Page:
Mobile security: Risks, challenges and concerns
As smartphones and tablets become increasingly central to modern life, the amount of personal information routinely stored on them has grown dramatically.
Unlike traditional computers, however, phones and tablets are easily stolen or misplaced. If that happens, your private data— passwords, credit card numbers and addresses — will be freely available to whoever picks up your device.
In this article, we'll discuss the various security threats your smartphone or tablet faces today, as well as the measures you can take to protect your privacy.
We'll also look at how Android and iOS stack up on security, weighing the benefits and downsides of each platform, as well as the best Android antivirus apps.
Before discussing the ways in which you can lock down your Android or iOS device, it would be helpful to know what sort of security risks the modern smartphone faces.
ENISA, the European Union Agency for Network and Information Security, ranks some of the top security risks for smartphones and other mobile devices — and their threat levels — as follows:
Data leakage resulting from device loss or theft (high risk)
Unfettered access to your smartphone can be a gold mine for anyone seeking access to your private information. If you lose your device due to forgetfulness or theft, and you haven't locked it down with a PIN or password, your phone's new owner will have access to data including:
· Your email, including any passwords or account information that you've saved
· Your social media accounts, such as Facebook, Google+ and Twitter
· Passwords saved in your browser
· Credit card information and passwords saved in apps like Amazon and Google Wallet
· Email addresses, phone numbers and physical addresses of your contacts
· Access to secured Wi-Fi networks that you've saved
· Photos and videos saved on the device
Unintentional disclosure of data (high risk)
Developers frequently introduce more features than the average user can keep track of. For instance, you may be unaware that your device is broadcasting your location each time you post a photo using a social media app.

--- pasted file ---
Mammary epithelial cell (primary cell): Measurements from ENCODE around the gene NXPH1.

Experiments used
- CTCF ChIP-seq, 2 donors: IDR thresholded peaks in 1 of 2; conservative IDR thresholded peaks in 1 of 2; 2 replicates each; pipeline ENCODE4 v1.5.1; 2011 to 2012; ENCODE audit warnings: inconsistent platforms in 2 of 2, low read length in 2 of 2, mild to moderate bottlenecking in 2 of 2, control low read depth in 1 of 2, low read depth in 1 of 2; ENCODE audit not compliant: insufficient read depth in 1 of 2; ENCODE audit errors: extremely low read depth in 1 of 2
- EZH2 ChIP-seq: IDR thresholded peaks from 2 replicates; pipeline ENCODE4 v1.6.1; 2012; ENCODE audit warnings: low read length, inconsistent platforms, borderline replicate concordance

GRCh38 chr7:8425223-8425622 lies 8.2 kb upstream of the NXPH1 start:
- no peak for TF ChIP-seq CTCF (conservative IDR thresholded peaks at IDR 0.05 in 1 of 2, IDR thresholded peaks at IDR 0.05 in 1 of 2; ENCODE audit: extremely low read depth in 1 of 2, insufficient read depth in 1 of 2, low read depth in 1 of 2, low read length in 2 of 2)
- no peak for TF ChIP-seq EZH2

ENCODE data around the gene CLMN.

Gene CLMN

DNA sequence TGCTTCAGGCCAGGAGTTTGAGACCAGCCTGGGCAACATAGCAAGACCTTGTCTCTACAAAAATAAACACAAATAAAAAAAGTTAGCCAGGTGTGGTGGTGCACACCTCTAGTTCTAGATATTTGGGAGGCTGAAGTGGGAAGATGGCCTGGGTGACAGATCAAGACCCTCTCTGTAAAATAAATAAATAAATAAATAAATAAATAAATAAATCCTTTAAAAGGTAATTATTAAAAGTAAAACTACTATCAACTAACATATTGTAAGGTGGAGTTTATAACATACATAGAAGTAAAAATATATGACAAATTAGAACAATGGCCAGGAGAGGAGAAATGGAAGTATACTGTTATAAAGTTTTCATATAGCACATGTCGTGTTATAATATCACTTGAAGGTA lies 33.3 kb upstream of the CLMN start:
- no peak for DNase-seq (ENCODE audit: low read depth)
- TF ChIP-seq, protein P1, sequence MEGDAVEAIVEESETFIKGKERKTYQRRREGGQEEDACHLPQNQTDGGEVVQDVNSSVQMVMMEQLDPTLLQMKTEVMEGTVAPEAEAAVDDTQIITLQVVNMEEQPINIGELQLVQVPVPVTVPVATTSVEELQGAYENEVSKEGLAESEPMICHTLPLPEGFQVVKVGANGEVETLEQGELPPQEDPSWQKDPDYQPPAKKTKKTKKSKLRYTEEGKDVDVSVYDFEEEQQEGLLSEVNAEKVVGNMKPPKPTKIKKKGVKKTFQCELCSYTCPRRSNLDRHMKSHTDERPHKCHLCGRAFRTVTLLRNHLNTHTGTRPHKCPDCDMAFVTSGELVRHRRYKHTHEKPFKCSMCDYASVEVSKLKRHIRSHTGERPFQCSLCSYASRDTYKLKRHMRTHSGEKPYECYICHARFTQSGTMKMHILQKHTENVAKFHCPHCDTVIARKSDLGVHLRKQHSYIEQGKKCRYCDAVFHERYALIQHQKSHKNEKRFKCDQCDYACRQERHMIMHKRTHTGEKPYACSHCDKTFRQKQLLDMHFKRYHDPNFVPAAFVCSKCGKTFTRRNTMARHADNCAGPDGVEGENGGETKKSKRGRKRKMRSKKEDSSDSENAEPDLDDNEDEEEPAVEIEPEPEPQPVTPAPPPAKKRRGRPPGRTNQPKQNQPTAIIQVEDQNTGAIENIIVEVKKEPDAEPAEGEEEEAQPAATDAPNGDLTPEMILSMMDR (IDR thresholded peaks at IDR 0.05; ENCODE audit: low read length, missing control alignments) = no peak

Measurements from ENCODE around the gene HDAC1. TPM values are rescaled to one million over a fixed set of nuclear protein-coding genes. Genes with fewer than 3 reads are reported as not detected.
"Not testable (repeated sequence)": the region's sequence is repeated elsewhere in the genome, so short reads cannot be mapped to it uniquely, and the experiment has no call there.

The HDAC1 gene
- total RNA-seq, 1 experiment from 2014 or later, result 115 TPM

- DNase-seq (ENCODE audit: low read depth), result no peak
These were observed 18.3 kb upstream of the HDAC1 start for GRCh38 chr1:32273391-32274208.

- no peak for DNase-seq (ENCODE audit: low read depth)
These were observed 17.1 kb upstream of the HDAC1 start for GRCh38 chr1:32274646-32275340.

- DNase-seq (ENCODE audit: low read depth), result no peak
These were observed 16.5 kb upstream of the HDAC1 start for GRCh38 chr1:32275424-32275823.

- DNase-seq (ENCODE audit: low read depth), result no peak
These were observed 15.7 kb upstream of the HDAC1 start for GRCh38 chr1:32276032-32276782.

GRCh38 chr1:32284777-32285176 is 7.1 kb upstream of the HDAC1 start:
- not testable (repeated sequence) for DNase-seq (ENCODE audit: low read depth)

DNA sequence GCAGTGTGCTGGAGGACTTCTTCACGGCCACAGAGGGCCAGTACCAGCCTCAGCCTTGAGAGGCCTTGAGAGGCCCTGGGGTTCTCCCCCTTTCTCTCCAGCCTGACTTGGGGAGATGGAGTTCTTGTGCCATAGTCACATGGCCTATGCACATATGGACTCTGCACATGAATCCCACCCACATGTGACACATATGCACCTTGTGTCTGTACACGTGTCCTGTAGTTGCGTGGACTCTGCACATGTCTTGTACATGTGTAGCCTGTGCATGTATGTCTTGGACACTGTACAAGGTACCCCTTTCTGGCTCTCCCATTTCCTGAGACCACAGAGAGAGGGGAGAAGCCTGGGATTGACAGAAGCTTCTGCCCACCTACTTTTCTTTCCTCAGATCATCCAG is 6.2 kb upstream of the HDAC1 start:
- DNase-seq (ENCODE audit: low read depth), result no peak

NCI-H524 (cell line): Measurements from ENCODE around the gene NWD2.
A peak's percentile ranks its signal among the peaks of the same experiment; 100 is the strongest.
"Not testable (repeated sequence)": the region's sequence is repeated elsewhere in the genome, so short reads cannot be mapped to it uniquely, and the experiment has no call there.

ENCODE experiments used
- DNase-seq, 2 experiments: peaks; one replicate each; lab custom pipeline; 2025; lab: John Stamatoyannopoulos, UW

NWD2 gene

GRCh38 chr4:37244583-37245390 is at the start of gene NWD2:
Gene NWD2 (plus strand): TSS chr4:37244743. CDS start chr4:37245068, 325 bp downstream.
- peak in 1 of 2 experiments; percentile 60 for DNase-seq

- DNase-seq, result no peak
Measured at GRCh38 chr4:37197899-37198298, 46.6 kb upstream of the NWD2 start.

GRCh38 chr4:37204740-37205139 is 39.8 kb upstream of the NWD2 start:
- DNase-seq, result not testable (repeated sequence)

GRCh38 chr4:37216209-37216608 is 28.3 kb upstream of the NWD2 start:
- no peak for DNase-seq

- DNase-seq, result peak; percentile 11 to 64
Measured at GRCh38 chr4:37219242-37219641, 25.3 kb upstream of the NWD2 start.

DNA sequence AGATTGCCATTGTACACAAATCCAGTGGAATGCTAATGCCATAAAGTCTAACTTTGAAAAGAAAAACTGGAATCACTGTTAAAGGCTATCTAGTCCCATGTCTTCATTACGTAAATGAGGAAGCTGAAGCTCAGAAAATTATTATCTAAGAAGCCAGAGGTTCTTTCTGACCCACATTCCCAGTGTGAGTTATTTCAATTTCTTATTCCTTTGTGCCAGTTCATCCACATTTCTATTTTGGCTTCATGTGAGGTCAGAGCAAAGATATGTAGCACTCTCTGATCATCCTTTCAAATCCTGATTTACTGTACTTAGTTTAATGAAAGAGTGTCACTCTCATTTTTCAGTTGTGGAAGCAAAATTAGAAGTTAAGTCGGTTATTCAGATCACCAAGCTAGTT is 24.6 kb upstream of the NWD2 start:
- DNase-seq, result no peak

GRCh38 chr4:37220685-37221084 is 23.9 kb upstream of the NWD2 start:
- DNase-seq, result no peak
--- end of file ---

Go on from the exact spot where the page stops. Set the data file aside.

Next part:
Here are some ways that you might be unintentionally letting the world know where you are:
· If you've posted a photo with the location data turned on
· If someone tags you in a photo without your knowledge
· If you've "checked into" a specific restaurant or café using a location app
Attacks on used/abandoned devices (high risk)
If you haven't wiped an old or discarded mobile device properly, the next user can easily access an alarming amount of your personal data. According to ENISA, studies have found that improperly decommissioned mobile devices can yield information such as:
· Call history
Phishing attacks (medium risk)
Phishing is an insidious form of data collection in which an attacker tries to dupe users into entering personal data, such as passwords and credit card information, by sending them fake messages that appear genuine.
Phishing can appear in a variety of guises:
· Fake apps designed to mimic legitimate applications such as "Angry Birds"
· Email messages that appear to come from legitimate sources such as banks and other financial institutions
· SMS messages that appear to come from legitimate sources such as your wireless provider
Spyware attacks (medium risk)
If your mobile device becomes infected with spyware— either from a rogue app or a malicious website — the malignant code can send your personal data to a remote server without your knowledge.
Information logged by spyware can include:
· All of the keystrokes made since the spyware was installed
· Names, phone numbers and email addresses of your contacts
· Credit card information entered in the browser
Network spoofing attacks (medium risk)
Hackers occasionally prey on users who have connected to bogus or unsecured Wi-Fi networks. Unless you studiously enter personal information only on websites that use SSL encryption, your data could be at risk of being stolen.
Here are some examples of information you could accidentally disclose:
· Passwords to unencrypted websites
· Credit card information sent via an unencrypted website
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David Eitelbach is a UX writer working at Microsoft, writing and reviewing text for UI, and creating and maintaining end-user content for Microsoft Edge and Office. Before this, he worked as a freelance journalist. His work has appeared on sites such as Tom's Guide, Laptop Mag, and Tech Radar.